The Minister of Health said that an 18-year-old woman who traveled to Abidjan from neighboring Guinea tested positive for Ebola.

According to the country’s Minister of Health, Côte d’Ivoire has recorded its first case of Ebola hemorrhagic virus in 25 years.

On Saturday, Pierre N’Gou Dimba said on national television that officials confirmed the case after testing a sample of an 18-year-old woman from neighboring Guinea.

“This is an isolated imported case,” he said, adding that the patient is currently being treated in the intensive care unit in the commercial capital of Abidjan.

The World Health Organization (WHO) stated in a separate statement that this case is the first time that Côte d’Ivoire has contracted the Ebola virus since 1994.

The WHO said in a statement: “This happened after the Ivorian Pasteur Institute confirmed the presence of Ebola virus disease in a sample taken from a patient who was hospitalized after arriving in the commercial capital of Abidjan from Guinea.”

The WHO stated that preliminary investigations revealed that the patient had travelled to Côte d’Ivoire by road and arrived in Abidjan on August 12.

It said: “The patient was admitted to the hospital after developing a fever and is currently undergoing treatment.”

Guinea, where the Ebola outbreak occurred in 2014-2016, was the deadliest on record-a four-month Ebola outbreak broke out earlier this year and it was declared over on June 19.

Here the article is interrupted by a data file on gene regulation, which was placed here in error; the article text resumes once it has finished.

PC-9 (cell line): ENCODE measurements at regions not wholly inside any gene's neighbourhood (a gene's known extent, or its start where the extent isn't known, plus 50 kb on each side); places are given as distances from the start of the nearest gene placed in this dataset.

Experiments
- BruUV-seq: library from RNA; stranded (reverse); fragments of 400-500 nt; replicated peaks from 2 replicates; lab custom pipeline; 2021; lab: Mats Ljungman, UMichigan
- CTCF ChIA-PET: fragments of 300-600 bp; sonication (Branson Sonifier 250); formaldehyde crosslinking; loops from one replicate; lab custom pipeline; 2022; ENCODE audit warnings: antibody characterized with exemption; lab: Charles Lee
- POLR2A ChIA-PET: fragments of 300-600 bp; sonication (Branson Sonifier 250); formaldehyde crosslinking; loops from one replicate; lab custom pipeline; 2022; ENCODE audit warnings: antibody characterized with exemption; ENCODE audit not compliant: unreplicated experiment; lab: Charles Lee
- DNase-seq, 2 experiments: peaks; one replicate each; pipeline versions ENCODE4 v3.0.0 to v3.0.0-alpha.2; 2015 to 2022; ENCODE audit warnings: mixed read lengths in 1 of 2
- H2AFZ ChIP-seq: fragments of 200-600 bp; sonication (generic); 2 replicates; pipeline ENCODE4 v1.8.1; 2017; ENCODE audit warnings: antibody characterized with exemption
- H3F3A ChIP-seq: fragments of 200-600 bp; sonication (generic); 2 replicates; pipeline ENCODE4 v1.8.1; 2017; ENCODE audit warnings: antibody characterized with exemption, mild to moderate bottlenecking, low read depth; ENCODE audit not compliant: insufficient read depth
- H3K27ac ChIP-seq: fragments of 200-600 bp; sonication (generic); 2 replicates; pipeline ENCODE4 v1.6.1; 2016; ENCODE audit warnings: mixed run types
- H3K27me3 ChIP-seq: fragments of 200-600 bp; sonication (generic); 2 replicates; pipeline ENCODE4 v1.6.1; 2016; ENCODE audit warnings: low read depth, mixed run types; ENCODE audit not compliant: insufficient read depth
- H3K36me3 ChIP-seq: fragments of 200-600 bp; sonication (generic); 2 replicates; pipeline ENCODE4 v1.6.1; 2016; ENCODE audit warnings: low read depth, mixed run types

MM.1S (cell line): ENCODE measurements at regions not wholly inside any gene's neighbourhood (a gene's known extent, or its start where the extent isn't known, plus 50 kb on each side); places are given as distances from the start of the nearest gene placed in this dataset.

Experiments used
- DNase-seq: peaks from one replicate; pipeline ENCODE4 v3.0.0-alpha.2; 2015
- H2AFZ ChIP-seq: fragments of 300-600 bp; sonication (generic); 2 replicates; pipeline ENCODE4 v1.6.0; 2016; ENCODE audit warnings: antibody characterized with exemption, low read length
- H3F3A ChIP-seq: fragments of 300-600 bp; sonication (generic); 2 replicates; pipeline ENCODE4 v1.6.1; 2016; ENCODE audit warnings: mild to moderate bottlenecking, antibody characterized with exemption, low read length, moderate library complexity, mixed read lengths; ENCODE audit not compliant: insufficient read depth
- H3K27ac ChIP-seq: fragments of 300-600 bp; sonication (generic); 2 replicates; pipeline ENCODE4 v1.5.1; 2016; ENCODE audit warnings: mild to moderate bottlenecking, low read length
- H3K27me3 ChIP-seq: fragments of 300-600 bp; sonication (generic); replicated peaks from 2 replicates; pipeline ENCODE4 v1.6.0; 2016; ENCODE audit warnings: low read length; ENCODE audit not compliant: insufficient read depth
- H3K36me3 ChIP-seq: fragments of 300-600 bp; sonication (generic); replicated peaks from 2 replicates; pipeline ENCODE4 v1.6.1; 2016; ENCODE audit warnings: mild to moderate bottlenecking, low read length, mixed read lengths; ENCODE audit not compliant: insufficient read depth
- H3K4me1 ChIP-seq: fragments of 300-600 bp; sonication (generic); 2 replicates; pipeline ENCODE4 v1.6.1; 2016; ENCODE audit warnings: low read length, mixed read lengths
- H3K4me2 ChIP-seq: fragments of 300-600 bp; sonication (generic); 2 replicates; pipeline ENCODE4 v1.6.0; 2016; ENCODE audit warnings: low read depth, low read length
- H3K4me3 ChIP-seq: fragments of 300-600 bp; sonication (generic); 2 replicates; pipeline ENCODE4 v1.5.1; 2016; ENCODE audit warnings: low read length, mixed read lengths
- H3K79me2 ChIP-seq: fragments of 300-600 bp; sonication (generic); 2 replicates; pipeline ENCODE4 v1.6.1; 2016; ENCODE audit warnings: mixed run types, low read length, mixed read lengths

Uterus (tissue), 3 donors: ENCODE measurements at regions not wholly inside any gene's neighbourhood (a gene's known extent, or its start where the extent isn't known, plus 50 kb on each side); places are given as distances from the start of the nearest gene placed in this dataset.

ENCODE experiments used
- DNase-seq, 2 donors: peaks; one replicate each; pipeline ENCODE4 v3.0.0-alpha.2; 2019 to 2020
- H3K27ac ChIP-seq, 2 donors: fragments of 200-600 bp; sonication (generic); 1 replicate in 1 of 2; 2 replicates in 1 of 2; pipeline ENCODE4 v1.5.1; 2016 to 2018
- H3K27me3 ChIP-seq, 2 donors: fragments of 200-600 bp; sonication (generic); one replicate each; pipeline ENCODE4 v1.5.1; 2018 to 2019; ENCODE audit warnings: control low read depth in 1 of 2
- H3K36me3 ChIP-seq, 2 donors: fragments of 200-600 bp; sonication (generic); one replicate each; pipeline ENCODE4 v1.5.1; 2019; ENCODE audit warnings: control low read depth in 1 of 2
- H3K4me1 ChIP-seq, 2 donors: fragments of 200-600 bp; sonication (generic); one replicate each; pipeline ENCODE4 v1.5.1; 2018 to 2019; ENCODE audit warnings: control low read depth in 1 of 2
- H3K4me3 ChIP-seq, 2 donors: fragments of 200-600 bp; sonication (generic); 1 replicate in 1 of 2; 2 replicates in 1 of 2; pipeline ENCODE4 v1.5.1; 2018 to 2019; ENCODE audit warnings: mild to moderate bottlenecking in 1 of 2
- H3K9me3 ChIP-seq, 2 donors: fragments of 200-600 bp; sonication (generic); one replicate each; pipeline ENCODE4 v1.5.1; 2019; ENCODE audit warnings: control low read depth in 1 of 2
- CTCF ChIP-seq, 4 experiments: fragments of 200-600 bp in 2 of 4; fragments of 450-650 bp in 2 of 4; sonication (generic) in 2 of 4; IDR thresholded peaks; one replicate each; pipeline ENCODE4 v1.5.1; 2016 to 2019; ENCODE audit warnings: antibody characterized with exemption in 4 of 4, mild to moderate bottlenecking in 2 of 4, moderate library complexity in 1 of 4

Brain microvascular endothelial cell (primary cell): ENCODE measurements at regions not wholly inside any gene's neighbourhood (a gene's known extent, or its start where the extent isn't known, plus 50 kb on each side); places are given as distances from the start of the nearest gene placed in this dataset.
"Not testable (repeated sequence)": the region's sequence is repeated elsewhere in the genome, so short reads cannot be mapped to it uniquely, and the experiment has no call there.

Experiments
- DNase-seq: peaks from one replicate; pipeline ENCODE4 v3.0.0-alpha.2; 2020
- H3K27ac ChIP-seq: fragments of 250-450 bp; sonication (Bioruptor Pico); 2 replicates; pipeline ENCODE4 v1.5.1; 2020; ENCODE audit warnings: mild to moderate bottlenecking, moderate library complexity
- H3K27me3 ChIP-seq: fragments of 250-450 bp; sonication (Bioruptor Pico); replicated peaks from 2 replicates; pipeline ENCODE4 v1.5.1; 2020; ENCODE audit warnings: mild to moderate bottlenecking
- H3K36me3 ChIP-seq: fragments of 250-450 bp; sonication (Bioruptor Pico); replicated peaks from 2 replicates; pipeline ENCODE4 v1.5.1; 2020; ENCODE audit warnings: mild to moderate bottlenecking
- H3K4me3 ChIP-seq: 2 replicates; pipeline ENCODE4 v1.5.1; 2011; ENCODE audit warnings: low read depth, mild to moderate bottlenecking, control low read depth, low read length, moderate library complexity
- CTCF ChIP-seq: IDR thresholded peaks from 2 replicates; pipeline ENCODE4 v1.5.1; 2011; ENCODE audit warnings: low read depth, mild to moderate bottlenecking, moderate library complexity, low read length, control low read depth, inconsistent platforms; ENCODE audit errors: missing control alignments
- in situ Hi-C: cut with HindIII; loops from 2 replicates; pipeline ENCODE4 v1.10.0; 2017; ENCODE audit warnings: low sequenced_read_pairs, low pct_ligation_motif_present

Earlier this week, Guinea also confirmed the first Marburg virus case in West Africa. Marburg virus disease is a highly infectious hemorrhagic fever similar to Ebola virus.

The spread of both diseases occurs through contact with infected body fluids and tissues, and symptoms include headache, vomiting blood, muscle pain, and bleeding.

The WHO said there is no indication that the current cases in Côte d’Ivoire are related to the outbreak in Guinea earlier this year. It said further investigation and genome sequencing will identify the strains and determine if there is a connection.

The WHO Regional Director for Africa, Marcidiso Morty, said in a statement: “It is extremely concerned that Abidjan, a metropolis with a population of more than 4 million, has announced the outbreak of the epidemic. This is extremely concerning. Worry.”

“However, most of the world’s expertise in dealing with Ebola is concentrated on the African continent, and Côte d’Ivoire can use this experience and respond at full speed,” she said.

The WHO said it is helping to coordinate the cross-border response, which includes the transfer of 5,000 doses of Ebola vaccine from Guinea to Côte d’Ivoire.

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